Again, the issue with trading for Andrus would be the money involved. It appears as if the Rangers are going to try to package another bad contract (such as Shin-Soo Choo) with Andrus, as the team tries to not only get prospects for their good talent, but also dump salary in the process. The Yankees most likely have the prospects to get a deal for Andrus done, but probably aren’t in a position where they want to take on more salary cap to fill a need. 

Starlin Castro (Cubs)- The Cubs are in an interesting predicament here, as they have a surplus of young infielders and not enough spots for all of them. With the recent acquisition of 2B Tommy La Stella, the Cubs might be in a spot to move one or two of their young infield talents in order to add depth to other positions. 

After a rough 2013 season, Castro really had a bounce back season in 2014, posting a .292 BA in 134 games. The Cubs might be hesitant to trade away the 24-year-old, as his contract is very club friendly (signed until 2019 with a team option for 2020). 

In order to obtain Castro in a trade, the price tag will probably be a high one, as the Cubs look to bring in more young talent to coincide with what they already have (most likely looking for young pitching). Although the Yankees have some young talent, it appears very unlikely that they will be able to outbid a team with better prospects (especially on the pitching side). 

Alexei Ramirez (White Sox) If the Yankees can’t get Castro from the Cubs, they might turn to the South side of Chicago, as the White Sox have a pretty good shortstop option in Alexei Ramirez. Ramirez is a guy that would be under club control for at least a year (two if his option is exercised in 2016), so the Yankees might be able to get Ramirez for a lower price tag in comparison to other top tier trade candidates. 

However, George A. King III reported in the NY Post this week that the Yankees don’t seem to have any interest in either Ramirez of Andrus as of this moment, but notes that things can change before Opening Day. The White Sox might look to trade the 33-year-old before he can hit the free agent market, as there could be a number of teams interested in trading for Ramirez’s services. 

Jose Iglesias (Tigers) –  Iglesias would provide a huge upgrade defensively for the Yankees. As a 24-year-old who is not set to hit arbitration until 2016, Iglesias is a guy who can be under club control for a long time, something that definitely could benefit the Bronx Bombers. 

Iglesias, who finished second in the AL Rookie of the Year voting in 2013, is coming off a season where he suffered stress fractures in both legs, resulting in him missing the entire 2014 campaign. He’s a guy who the Tigers are willing to part with at the right price, but the main question clubs ask is whether or not this young talent will be able to stay healthy.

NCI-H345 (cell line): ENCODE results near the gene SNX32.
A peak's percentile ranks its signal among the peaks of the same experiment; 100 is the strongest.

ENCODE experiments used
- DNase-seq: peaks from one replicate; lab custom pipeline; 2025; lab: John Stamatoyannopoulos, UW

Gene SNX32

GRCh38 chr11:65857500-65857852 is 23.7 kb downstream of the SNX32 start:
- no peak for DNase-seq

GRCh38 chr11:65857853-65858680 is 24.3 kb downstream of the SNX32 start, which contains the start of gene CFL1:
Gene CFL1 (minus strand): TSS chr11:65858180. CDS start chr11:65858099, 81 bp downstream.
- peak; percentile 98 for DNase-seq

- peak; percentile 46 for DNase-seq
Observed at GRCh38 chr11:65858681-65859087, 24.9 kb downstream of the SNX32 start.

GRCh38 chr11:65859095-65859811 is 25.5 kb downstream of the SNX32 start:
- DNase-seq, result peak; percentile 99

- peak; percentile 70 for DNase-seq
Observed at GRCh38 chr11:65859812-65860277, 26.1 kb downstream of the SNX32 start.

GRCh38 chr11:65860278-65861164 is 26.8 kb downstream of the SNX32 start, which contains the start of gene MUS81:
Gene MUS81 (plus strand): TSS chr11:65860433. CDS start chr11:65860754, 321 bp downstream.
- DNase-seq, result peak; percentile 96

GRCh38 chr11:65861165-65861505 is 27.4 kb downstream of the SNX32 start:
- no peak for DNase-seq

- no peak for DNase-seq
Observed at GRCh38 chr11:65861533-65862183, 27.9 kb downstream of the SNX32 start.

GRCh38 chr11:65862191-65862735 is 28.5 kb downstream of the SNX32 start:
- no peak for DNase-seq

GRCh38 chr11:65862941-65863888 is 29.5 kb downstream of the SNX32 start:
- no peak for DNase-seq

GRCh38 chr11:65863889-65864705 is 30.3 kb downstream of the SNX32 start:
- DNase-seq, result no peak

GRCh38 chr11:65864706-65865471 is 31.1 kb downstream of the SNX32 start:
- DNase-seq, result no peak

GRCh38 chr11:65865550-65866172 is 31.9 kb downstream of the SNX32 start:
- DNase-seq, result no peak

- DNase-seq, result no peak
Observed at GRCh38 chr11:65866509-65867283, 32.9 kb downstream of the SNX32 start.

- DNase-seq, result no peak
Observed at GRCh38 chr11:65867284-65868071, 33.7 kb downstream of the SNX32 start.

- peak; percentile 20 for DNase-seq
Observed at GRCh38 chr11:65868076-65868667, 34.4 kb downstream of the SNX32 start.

Didi Gregorius (Diamondbacks) –  Gregorius is known as a defensive wizard, and looks like the odd man out in Arizona (With Chris Owings looking like the future shortstop). It’s also likely that the Diamondbacks will hold on to Owings, especially being that his valued will be lowered as he’s coming off shoulder surgery. At this point, Gregorius could get the better package back for the Diamondbacks.

The Yankees and Diamondbacks matched up on two trades last season, one which sent  Brandon McCarthy to New York for Vidal Nuno, while the other sent Martin Prado to the Bronx for power-hitting catcher Peter O’Brien, so it could be possible that these two teams match up once again to make a deal. 

The problem with Gregorius is that you’re not going to get much offensively from the 24-year-old. If the Yankees want a guy that will more offensively balanced from the position, it is unlikely they will part with prospects in order to trade for Gregorius. 

Trade Market:

There are plenty of options through the trade market, but it doesn’t appear right now that the Yankees will go this route to fill their need at shortstop. Of course, things definitely can change, but with the lack of good young starting pitching prospects along with the team trying to stay under the luxury tax, the most likely solution will come from the free agent market. 

 

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Free Agents: Not How The Yankees Drew It Up

At this point,it is unclear whether or not GM Brian Cashman and crew feel that they can fill their need their need for a shortstop through the guys that are on the free agent market.  Although there is not much star-power on the market in regards to shortstops, there are players that could help fill the void in both long and short term capabilities. 

Free Agents:

Hanley Ramirez (Dodgers)  Ramirez is the “big fish” of this free agent market, and he should demand a high pay day from one of his potential suitors. His willingness to play other positions (such as 3B and OF) are also intriguing to a team like the Yankees, who need to add more versatility to their roster. 

Although Ramirez would probably be a nice fit, the 30-year-old will most likely not end up in pinstripes. As the Yankees try to stay under the luxury tax, signing Ramirez to a huge contract wouldn’t help that goal, so the lack of interest that has been shown so far will probably stick throughout the off-season.